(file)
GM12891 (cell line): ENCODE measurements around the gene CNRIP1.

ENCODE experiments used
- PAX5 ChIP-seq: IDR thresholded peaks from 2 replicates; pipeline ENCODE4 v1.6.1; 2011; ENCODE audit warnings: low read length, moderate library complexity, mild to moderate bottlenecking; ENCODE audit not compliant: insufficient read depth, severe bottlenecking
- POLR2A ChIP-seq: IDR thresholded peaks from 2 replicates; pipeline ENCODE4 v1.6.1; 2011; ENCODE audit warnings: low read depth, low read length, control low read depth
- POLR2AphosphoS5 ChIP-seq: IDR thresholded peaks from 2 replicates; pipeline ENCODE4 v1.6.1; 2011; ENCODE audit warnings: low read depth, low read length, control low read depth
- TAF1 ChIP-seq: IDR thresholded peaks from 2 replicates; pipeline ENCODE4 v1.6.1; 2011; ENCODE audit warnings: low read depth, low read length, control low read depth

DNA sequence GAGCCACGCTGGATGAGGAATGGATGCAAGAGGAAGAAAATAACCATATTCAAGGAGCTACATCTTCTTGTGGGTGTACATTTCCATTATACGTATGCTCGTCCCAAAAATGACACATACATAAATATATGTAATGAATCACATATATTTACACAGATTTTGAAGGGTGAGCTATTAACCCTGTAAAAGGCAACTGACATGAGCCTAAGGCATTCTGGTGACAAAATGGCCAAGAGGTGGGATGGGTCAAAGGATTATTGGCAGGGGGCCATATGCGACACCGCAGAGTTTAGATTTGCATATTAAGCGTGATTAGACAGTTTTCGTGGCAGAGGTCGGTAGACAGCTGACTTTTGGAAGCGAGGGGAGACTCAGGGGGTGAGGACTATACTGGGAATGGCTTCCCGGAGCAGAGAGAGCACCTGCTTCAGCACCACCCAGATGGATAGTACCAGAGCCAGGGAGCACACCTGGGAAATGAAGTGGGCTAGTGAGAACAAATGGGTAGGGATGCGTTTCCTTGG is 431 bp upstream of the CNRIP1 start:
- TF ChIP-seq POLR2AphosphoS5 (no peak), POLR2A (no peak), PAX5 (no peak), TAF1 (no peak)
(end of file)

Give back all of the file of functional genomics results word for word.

GM12891 (cell line): ENCODE measurements around the gene CNRIP1.

ENCODE experiments used
- PAX5 ChIP-seq: IDR thresholded peaks from 2 replicates; pipeline ENCODE4 v1.6.1; 2011; ENCODE audit warnings: low read length, moderate library complexity, mild to moderate bottlenecking; ENCODE audit not compliant: insufficient read depth, severe bottlenecking
- POLR2A ChIP-seq: IDR thresholded peaks from 2 replicates; pipeline ENCODE4 v1.6.1; 2011; ENCODE audit warnings: low read depth, low read length, control low read depth
- POLR2AphosphoS5 ChIP-seq: IDR thresholded peaks from 2 replicates; pipeline ENCODE4 v1.6.1; 2011; ENCODE audit warnings: low read depth, low read length, control low read depth
- TAF1 ChIP-seq: IDR thresholded peaks from 2 replicates; pipeline ENCODE4 v1.6.1; 2011; ENCODE audit warnings: low read depth, low read length, control low read depth

DNA sequence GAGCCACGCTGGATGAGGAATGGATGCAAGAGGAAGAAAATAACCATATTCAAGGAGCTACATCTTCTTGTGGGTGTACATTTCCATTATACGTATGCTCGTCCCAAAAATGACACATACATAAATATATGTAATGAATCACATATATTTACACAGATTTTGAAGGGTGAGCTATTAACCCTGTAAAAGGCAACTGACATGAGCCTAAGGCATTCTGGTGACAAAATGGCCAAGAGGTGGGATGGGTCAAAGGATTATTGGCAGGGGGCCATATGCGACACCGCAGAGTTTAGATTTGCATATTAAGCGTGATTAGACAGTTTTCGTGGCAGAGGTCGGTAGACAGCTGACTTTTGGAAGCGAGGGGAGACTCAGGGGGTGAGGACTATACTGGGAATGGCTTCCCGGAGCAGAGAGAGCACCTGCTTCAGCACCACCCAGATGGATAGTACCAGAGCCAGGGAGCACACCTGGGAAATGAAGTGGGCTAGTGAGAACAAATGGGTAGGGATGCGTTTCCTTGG is 431 bp upstream of the CNRIP1 start:
- TF ChIP-seq POLR2AphosphoS5 (no peak), POLR2A (no peak), PAX5 (no peak), TAF1 (no peak)